Sustained coordination between Centre, States needed to deal with Maoists: PM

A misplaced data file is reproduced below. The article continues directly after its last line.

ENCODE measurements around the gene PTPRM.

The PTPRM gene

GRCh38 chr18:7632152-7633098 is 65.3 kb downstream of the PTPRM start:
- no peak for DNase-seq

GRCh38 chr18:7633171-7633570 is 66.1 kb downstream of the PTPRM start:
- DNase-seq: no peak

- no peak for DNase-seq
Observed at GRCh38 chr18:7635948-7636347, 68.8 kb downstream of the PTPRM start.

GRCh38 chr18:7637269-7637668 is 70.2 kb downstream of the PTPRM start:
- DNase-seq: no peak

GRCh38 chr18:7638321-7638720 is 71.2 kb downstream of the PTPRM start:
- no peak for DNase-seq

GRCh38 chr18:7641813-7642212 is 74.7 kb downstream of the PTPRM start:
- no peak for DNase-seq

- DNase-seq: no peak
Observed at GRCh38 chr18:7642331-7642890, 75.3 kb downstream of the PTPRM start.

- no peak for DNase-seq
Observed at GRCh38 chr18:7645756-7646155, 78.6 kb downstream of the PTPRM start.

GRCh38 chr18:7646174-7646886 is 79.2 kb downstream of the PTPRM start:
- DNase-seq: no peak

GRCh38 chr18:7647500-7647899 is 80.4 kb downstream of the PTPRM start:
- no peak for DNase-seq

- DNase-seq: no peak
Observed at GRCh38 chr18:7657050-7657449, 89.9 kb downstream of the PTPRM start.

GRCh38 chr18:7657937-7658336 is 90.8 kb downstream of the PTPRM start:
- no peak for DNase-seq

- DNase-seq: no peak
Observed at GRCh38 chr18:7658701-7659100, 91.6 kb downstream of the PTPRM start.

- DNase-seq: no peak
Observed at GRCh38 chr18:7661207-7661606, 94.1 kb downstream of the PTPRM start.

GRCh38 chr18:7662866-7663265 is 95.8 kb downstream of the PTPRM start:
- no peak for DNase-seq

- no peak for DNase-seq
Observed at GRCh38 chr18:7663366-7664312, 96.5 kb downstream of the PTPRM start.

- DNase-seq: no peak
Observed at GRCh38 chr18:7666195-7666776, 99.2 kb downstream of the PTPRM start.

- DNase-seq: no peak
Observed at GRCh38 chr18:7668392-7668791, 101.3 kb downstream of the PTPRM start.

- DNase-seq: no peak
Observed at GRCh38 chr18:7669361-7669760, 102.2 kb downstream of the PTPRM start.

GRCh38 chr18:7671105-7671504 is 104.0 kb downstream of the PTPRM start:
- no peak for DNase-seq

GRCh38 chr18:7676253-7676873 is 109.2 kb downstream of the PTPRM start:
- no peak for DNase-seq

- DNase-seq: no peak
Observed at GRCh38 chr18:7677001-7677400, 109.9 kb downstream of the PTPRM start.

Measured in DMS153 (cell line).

The Prime Minister, Dr. Manmohan Singh, on Wednesday called for sustained coordination between the Centre and the States to deal with the Left-wing extremism. "Over the past few years, we have met a number of times to discuss issues relating to internal security and left wing extremism. As a result, it has been possible to develop a more coordinated approach, both between the states and between the centre and the states," said Dr Singh. "Matters have improved vis-a-vis intelligence sharing, deployment of Central Para Military Forces, augmentation of state police forces, provision of funds under central schemes, etc. However, more needs to be done," he said at a meeting convened by him of Chief Ministers of Naxal-affected States of Orissa, Chhattisgarh, Maharashtra, Andhra Pradesh, Jharkhand, West Bengal and Bihar. Dr Singh said a greater coordination and cooperation in crucial matters like intelligence gathering and intelligence sharing is required. "Each state has a different set of problems, administrative arrangements, strengths and weaknesses and, therefore, there is also a need for a state specific approach. The action plans that the states have prepared could perhaps be made more detailed keeping this in view," he said. Further talking about the development of the tribal areas, Dr Singh said these areas have lagged behind the rest of the country so far and this state of affairs needs to be changed. "Our tribal populations have traditionally depended upon the forests for their livelihoods and we must ensure that this link does not get disrupted without alternate means of livelihood being made available. Any development of tribal areas must also ensure that the tribal population has a stake in it, even after it has been adequately compensated for displacement," he added. The Prime Minister urged the Chief Ministers present in the meeting to set up a group under the Chief Secretary to evaluate the vacancy position, develop an appropriate incentive package for posting in difficult areas and thereafter ensure deployment in a time-bound manner. "On the security side, the state forces obviously will have to be further strengthened, though the position has improved in the past few years. We need more young men and women from these areas in our security forces. There is also need to improve the infrastructure in the police stations," said Dr Singh. Dr Singh also emphasized the urgent necessity for the Central and state forces to work with total coordination and without any misunderstanding about each other. The Ministry of Home Affairs asked the Chief Ministers of Naxal-affected States to set up a Unified Command with a retired Major General rank officer onboard. It was also decided in the meeting that more helicopters will be deployed for logistical support, troop movement, supplies and evacuation. The crucial meeting also approved raising of 34 new battalions of India Reserve Battalion for combating the Maoist menace. It also cleared other proposals related to induction of more Special Police Officers and exclusive development schemes for the Maoist-hit states. The Government will fund the establishment and strengthening of 400 police stations in the affected districts at the rate of two crore rupees per police station. The Centre's share will be 80 percent and the States will bear 20 percent of the cost for a period of two years. Home Secretary G.K. Pillai and Secretaries of about half a dozen central ministries, who deal with development, social and infrastructure sectors were also present in the meeting. Jharkhand, which is under President's Rule, was represented by its Governor, while West Bengal sent its Health Minister for the meeting.

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